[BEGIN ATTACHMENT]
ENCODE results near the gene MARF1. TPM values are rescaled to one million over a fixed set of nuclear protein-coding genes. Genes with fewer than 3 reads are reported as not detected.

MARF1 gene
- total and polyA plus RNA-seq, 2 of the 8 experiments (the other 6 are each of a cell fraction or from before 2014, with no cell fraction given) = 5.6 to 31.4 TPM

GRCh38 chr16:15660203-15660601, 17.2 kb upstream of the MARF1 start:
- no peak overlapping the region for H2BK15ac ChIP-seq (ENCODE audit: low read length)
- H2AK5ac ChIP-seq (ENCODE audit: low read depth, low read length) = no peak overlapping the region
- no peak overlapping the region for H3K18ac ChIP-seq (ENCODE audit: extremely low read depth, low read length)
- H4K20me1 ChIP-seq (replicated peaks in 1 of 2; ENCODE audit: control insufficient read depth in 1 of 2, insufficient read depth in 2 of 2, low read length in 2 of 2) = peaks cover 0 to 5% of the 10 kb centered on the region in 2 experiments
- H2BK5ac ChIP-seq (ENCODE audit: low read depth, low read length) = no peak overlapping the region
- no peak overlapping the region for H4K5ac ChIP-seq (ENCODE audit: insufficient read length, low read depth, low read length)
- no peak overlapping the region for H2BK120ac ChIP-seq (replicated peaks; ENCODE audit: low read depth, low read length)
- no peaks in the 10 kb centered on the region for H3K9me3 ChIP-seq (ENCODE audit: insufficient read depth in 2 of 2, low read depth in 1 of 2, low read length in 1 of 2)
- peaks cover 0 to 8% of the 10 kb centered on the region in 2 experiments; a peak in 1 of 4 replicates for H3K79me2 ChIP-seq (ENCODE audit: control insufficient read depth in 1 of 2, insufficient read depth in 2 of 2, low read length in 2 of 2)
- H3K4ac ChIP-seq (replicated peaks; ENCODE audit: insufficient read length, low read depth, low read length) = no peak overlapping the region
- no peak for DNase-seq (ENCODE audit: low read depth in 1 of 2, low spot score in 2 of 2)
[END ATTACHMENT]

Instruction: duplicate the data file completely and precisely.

ENCODE results near the gene MARF1. TPM values are rescaled to one million over a fixed set of nuclear protein-coding genes. Genes with fewer than 3 reads are reported as not detected.

MARF1 gene
- total and polyA plus RNA-seq, 2 of the 8 experiments (the other 6 are each of a cell fraction or from before 2014, with no cell fraction given) = 5.6 to 31.4 TPM

GRCh38 chr16:15660203-15660601, 17.2 kb upstream of the MARF1 start:
- no peak overlapping the region for H2BK15ac ChIP-seq (ENCODE audit: low read length)
- H2AK5ac ChIP-seq (ENCODE audit: low read depth, low read length) = no peak overlapping the region
- no peak overlapping the region for H3K18ac ChIP-seq (ENCODE audit: extremely low read depth, low read length)
- H4K20me1 ChIP-seq (replicated peaks in 1 of 2; ENCODE audit: control insufficient read depth in 1 of 2, insufficient read depth in 2 of 2, low read length in 2 of 2) = peaks cover 0 to 5% of the 10 kb centered on the region in 2 experiments
- H2BK5ac ChIP-seq (ENCODE audit: low read depth, low read length) = no peak overlapping the region
- no peak overlapping the region for H4K5ac ChIP-seq (ENCODE audit: insufficient read length, low read depth, low read length)
- no peak overlapping the region for H2BK120ac ChIP-seq (replicated peaks; ENCODE audit: low read depth, low read length)
- no peaks in the 10 kb centered on the region for H3K9me3 ChIP-seq (ENCODE audit: insufficient read depth in 2 of 2, low read depth in 1 of 2, low read length in 1 of 2)
- peaks cover 0 to 8% of the 10 kb centered on the region in 2 experiments; a peak in 1 of 4 replicates for H3K79me2 ChIP-seq (ENCODE audit: control insufficient read depth in 1 of 2, insufficient read depth in 2 of 2, low read length in 2 of 2)
- H3K4ac ChIP-seq (replicated peaks; ENCODE audit: insufficient read length, low read depth, low read length) = no peak overlapping the region
- no peak for DNase-seq (ENCODE audit: low read depth in 1 of 2, low spot score in 2 of 2)